8. Shlipak MG, Katz R, Sarnak MJ, et al. Cystatin C and prognosis for cardiovascular and kidney outcomes in elderly persons without chronic kidney disease. Ann Intern Med. 2006 Aug 15;145(4):237-46.
9. Shlipak MG, Sarnak MJ, Katz R, et al. Cystatin C and the risk of death and cardiovascular events among elderly persons. N Engl J Med. 2005 May 19;352(20):2049-60.
10. Lippman ME, Cummings SR, Disch DP, et al. Effect of raloxifene on the incidence of invasive breast cancer in postmenopausal women with osteoporosis categorized by breast cancer risk. Clin Cancer Res. 2006 Sep 1;12(17):5242-7.
11. Morganti P, Fabrizi G, Bruno C. Protective effects of oral antioxidants on skin and eye function. Skinmed. 2004 Nov-Dec;3(6):310-6.
12. See WA, Tyrrell CJ. The addition of bicalutamide 150 mg to radiotherapy significantly improves overall survival in men with locally advanced prostate cancer. J Cancer Res Clin Oncol. 2006 Aug;132(Supplement 13):7-16.
13. Cui Y, Shu XO, Gao YT, Cai H, Tao MH, Zheng W. Association of ginseng use with survival and quality of life among breast cancer patients. Am J Epidemiol. 2006 Apr 1;163(7):645-53.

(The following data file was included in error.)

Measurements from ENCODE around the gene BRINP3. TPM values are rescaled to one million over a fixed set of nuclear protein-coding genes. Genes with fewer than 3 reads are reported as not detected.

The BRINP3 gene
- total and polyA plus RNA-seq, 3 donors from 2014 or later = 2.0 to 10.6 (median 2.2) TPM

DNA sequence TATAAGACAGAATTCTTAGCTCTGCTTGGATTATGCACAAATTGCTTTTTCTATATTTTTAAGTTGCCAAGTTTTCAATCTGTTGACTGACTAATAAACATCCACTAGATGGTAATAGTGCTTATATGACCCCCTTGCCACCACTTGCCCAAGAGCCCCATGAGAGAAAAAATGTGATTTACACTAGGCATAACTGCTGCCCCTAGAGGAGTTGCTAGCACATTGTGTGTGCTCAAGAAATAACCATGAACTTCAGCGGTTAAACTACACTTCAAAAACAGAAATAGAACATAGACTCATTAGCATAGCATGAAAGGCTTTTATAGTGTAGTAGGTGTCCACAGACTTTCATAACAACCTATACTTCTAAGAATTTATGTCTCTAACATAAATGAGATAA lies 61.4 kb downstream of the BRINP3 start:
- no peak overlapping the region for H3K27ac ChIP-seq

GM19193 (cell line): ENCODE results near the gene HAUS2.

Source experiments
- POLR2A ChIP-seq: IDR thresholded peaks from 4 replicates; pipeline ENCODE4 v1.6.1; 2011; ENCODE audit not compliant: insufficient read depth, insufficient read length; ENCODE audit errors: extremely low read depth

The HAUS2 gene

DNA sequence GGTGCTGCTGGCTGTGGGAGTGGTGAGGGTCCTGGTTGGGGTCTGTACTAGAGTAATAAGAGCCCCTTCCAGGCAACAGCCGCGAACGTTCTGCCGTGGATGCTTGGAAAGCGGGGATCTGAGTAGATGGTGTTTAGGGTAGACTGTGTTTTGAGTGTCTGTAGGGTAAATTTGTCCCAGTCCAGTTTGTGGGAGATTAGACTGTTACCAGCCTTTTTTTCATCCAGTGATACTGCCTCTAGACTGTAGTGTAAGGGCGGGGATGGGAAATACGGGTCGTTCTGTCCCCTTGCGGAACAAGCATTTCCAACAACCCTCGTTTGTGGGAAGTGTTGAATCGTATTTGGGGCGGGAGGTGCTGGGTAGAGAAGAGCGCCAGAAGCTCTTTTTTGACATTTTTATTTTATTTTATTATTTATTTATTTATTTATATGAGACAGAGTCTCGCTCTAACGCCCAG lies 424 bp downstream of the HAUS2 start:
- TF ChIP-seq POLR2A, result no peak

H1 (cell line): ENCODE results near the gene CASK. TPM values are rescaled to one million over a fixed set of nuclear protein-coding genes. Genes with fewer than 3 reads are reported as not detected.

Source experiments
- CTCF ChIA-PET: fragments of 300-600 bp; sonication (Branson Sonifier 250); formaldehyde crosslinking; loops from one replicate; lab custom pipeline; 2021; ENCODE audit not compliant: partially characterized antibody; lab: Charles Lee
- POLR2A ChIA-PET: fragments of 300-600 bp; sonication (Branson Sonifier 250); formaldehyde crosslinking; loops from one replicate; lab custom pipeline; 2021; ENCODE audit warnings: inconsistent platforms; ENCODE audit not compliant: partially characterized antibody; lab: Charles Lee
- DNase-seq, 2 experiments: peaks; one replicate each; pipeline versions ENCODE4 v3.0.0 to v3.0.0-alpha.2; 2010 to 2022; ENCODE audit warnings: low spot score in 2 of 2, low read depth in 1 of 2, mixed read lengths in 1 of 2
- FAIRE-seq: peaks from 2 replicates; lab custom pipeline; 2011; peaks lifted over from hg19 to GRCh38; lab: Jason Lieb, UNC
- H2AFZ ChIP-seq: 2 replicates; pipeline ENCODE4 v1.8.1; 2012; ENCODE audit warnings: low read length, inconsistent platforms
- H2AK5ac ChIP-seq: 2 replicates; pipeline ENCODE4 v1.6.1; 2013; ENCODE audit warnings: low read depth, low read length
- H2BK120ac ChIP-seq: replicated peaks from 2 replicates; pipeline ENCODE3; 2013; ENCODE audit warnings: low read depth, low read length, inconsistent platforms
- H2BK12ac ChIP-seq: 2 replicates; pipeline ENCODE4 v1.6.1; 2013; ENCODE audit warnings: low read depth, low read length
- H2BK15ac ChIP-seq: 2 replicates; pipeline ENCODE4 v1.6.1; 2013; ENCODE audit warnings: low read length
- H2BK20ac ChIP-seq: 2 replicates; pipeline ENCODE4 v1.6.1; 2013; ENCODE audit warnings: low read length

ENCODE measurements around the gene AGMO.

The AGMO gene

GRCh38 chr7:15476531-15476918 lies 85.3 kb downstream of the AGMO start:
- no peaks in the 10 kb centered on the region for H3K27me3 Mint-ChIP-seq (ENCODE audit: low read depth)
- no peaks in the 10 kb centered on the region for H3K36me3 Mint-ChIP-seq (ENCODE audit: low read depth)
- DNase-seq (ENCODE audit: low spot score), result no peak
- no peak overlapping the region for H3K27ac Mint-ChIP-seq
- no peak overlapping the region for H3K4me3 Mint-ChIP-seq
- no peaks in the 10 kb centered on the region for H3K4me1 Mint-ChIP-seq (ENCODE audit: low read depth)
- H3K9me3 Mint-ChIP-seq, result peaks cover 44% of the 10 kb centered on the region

14. Sato K, Dohi Y, Kojima M, et al. Effects of ascorbic acid on ambulatory blood pressure in elderly patients with refractory hypertension. Arzneimittelforschung. 2006;56(7):535-40.
15. Komeima K, Rogers BS, Lu L, Campochiaro PA. Antioxidants reduce cone cell death in a model of retinitis pigmentosa. Proc Natl Acad Sci USA. 2006 Jul 25;103(30):11300-5.
16. Burke DG, Chilibeck PD, Davidson KS, Candou DG, Farthing J, Smith-Palmer T. The effect of whey protein supplementation with and without creatine monohydrate combined with resistance training on lean tissue mass and muscle strength. Int J Sport Nutr Exerc Metab. 2001 Sep;11(3):349-64.
17. Chrusch MJ, Chilibeck PD, Chad KE, Davison KS, Burke DG. Creatine supplementation combined with resistance training in older men. Med Sci Sports Exerc. 2001 Dec;33(12):2111-7.
18. Available at: http://www.nutraingredients-usa.com/news/ng.asp?id=70166. Accessed September 14, 2006.
19. Shao A, Hathcock JN. Risk assessment for creatine monohydrate. Regul Toxicol Pharmacol. 2006 Aug;45(3):242-51.
20. Available at: http://www.aacr.org/Default.aspx?p=1274&d=640. Accessed September 14, 2006.
21. Available at: http://today.reuters.co.uk/news/articlenews.aspx?type=healthNews&storyID=2006-09-13T182548Z_01_HAR366333_RTRIDST_0_HEALTH-INCREASED-DEATHS-DC.XML. Accessed September 14, 2006.